Let's face it: despite knowing how important it is to talk to our kids about how bodies change while going through puberty, those conversations always tend to move to the bottom of our to-do lists. While discussing things like pubic hair and mensuration isn't exactly fun for children or parents, broaching these topics earlier, rather than later, is in everyone's best interest.
It's completely understandable to have feelings of anxiety when it comes to talking about puberty with your little ones. Read ahead to learn what conversations you should be having with your kids and how to make these regular chats as casual as possible.
Why Should Kids Learn the Proper Names For Their Body Parts?
Although there's a tendency to provide your kids with nicknames for their penis or vagina, doing so might not be in their best interest. "It's so common to hear little cutesy names," said Dr. Jean Moorjani, a board-certified pediatrician at Orlando Health Arnold Palmer Hospital in Florida. "From an educational standpoint, kids should learn the proper name for their body parts even before they're verbal. Teach them the appropriate names for their anatomical parts while bathing them. You would refer to their penis just like you would refer to their arm or foot. If you give their penis or vagina a cutesy name, it might make kids wonder if they should be ashamed of those body parts. By teaching kids the appropriate anatomical terms for their body parts it normalizes them.
How Parents Can Use Day-to-Day Conversations to Bring Up Topics Related to Puberty
"Parents should look for opportunities to bring up issues surrounding puberty," advised Dr. Frank J. Sileo, an award-winning author and licenced psychologist from Ridgewood, NJ. "Start early. Perhaps your child read something, saw something in a movie or on TV, or found sanitary pads in your home. These are moments to open up the conversation about puberty. Maintain a positive attitude, be non-judgmental, and remain open to their questions. Allow your child to ask questions and give them honest answers.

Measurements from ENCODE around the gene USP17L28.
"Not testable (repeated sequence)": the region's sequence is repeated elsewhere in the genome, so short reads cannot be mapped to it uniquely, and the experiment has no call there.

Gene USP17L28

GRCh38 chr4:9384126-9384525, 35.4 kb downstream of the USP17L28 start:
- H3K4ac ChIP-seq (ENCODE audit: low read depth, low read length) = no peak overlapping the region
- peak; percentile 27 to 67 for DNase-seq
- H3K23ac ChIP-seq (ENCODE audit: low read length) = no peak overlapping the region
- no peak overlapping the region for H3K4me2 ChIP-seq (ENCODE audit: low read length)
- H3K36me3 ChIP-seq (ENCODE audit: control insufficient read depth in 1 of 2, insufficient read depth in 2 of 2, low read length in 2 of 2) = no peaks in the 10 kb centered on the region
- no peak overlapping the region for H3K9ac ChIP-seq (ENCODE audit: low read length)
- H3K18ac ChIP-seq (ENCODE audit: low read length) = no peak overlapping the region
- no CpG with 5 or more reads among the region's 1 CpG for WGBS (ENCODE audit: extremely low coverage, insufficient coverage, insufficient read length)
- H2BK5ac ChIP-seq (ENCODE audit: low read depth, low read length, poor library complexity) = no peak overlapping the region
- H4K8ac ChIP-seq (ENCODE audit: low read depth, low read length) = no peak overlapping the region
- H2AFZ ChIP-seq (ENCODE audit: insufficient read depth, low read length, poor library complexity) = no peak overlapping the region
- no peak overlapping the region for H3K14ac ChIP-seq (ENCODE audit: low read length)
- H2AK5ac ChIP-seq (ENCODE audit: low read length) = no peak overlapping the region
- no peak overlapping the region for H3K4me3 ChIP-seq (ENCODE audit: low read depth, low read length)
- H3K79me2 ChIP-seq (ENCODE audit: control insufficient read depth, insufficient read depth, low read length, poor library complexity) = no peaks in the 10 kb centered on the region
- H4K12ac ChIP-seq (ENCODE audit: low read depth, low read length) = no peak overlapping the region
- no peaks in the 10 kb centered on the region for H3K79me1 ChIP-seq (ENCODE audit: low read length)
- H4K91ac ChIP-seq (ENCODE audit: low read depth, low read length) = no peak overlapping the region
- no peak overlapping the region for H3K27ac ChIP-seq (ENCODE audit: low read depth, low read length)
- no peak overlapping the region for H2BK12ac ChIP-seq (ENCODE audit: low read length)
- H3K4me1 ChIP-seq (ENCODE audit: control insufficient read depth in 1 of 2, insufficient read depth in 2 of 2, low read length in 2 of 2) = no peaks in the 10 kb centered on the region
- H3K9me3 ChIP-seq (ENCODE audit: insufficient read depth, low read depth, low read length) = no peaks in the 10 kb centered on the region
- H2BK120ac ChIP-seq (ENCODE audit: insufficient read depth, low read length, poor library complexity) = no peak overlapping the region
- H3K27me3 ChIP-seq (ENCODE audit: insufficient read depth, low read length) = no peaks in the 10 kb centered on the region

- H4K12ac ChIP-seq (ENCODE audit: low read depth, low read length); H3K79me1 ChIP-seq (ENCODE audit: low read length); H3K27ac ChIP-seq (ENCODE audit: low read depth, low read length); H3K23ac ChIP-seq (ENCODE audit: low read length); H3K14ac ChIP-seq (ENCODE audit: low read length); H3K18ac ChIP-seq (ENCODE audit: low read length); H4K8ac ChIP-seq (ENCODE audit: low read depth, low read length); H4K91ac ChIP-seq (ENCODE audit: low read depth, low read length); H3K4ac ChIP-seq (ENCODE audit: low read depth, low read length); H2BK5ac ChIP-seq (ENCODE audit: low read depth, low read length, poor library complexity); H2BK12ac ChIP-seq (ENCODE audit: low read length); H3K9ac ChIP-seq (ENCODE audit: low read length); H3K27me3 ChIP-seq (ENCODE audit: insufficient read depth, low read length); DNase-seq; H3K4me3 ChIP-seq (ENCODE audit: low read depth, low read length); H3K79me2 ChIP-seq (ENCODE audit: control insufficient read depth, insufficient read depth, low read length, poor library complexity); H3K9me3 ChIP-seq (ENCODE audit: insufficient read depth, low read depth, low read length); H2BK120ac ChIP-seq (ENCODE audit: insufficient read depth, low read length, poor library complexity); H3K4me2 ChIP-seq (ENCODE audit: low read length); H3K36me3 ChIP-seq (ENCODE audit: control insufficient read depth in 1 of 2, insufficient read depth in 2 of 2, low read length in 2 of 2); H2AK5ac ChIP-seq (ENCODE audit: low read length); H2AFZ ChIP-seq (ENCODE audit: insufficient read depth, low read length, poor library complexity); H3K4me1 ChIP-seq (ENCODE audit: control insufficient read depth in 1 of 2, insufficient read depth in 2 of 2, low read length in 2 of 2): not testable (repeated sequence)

Dr. Moorjani agrees that parents should do everything in their power to answer any questions kids have for them. "You can tailor your talks based on your child's age," she shared. "Give children information in small, age-appropriate doses. If a topic comes up and your child has a question that's a great starting point, too. If something they ask throws you off, reframe it and say, 'Oh, where did you hear that word? Or where did you hear about that?' So then you can get an idea of where they're coming from and ensure you're on the same wavelength."
"From an educational standpoint, kids should learn the proper name for their body parts even before they're verbal."
Additionally, Dr. Moorjani points out that conversations surrounding body autonomy and consent can begin at an early age. "One thing that is becoming more and more prevalent that may be something that we didn't discuss when we were kids is just the idea of consent, or the concept that your body is your body," she explained. "This is important to talk to a 4-year-old about, but also a concept you should revisit when you child is 8 or 9 years old."
In this context, Dr. Moorjani brought up the example of hugging relatives. "My daughter is very shy and sometimes extended family members would want to hug her. I would ask her if she was OK with that," she shared. "It might be somebody who she doesn't know very well. Often, she would say no. It could be a little awkward for those involved, but I think it's important to teach kids that they can decide who they want to hug."